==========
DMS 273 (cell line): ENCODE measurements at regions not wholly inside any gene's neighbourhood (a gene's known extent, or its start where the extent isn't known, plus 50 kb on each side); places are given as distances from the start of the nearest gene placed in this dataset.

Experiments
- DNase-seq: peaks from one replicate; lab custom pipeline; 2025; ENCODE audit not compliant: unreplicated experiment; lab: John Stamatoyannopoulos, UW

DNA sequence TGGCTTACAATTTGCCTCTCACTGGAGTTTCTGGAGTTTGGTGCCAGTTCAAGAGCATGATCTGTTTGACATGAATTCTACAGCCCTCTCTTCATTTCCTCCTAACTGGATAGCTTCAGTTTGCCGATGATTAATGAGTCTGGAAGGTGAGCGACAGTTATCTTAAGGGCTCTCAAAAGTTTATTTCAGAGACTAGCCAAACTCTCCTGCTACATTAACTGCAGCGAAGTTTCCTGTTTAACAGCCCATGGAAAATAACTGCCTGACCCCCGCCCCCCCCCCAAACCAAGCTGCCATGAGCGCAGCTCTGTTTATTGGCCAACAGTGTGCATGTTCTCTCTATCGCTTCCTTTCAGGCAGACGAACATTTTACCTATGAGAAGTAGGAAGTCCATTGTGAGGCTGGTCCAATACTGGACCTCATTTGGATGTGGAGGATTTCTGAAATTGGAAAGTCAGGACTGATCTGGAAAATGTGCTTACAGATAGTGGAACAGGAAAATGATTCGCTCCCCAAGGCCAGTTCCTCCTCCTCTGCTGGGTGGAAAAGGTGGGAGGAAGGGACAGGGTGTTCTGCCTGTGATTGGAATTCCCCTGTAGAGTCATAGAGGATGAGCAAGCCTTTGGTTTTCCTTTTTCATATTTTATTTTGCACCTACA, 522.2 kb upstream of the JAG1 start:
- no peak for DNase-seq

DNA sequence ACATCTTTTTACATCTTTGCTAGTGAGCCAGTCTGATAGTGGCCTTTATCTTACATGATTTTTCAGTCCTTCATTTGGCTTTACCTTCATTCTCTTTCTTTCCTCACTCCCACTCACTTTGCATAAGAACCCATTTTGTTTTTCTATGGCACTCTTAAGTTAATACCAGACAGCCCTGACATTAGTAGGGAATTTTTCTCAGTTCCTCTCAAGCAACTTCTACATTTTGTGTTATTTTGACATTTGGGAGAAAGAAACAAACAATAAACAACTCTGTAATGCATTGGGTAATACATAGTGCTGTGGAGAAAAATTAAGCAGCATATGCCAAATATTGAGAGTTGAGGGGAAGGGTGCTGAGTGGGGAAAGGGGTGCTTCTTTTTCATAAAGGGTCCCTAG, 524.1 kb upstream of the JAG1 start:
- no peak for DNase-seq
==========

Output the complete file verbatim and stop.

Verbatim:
DMS 273 (cell line): ENCODE measurements at regions not wholly inside any gene's neighbourhood (a gene's known extent, or its start where the extent isn't known, plus 50 kb on each side); places are given as distances from the start of the nearest gene placed in this dataset.

Experiments
- DNase-seq: peaks from one replicate; lab custom pipeline; 2025; ENCODE audit not compliant: unreplicated experiment; lab: John Stamatoyannopoulos, UW

DNA sequence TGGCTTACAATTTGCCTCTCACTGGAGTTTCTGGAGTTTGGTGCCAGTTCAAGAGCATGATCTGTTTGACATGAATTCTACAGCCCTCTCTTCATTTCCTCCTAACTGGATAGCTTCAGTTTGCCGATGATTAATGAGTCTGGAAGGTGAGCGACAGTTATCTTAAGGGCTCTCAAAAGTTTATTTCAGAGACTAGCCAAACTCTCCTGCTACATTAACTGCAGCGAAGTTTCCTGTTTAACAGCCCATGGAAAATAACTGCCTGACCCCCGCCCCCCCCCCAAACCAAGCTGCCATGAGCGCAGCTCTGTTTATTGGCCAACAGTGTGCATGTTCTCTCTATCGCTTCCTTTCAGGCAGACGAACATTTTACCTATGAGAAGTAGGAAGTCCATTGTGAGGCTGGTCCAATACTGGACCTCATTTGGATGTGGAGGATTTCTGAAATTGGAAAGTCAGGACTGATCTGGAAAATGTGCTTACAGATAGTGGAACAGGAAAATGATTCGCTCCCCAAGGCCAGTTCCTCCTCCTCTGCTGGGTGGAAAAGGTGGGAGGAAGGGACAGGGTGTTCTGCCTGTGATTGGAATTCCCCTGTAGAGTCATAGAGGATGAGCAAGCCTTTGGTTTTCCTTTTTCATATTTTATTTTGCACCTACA, 522.2 kb upstream of the JAG1 start:
- no peak for DNase-seq

DNA sequence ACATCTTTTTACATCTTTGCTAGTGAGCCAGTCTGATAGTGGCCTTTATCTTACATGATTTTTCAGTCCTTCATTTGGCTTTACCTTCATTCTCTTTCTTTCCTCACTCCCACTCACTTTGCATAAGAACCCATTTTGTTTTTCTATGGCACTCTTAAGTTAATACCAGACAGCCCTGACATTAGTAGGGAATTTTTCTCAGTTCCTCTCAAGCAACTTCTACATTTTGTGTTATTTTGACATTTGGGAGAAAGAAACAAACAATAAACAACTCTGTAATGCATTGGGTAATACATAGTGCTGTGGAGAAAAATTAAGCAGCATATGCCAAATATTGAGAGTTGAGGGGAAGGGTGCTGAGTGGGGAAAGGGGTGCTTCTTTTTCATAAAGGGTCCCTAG, 524.1 kb upstream of the JAG1 start:
- no peak for DNase-seq